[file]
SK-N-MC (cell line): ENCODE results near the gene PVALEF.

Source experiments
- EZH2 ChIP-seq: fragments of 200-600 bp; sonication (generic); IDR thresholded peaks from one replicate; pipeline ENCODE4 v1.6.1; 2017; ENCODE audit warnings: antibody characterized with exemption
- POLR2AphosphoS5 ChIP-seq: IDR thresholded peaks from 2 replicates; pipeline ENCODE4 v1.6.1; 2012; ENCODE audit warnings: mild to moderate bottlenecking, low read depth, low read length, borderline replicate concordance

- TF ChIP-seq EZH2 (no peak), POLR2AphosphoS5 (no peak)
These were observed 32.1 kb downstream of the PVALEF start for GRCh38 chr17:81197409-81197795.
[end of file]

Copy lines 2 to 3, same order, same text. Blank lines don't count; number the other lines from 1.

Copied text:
Source experiments
- EZH2 ChIP-seq: fragments of 200-600 bp; sonication (generic); IDR thresholded peaks from one replicate; pipeline ENCODE4 v1.6.1; 2017; ENCODE audit warnings: antibody characterized with exemption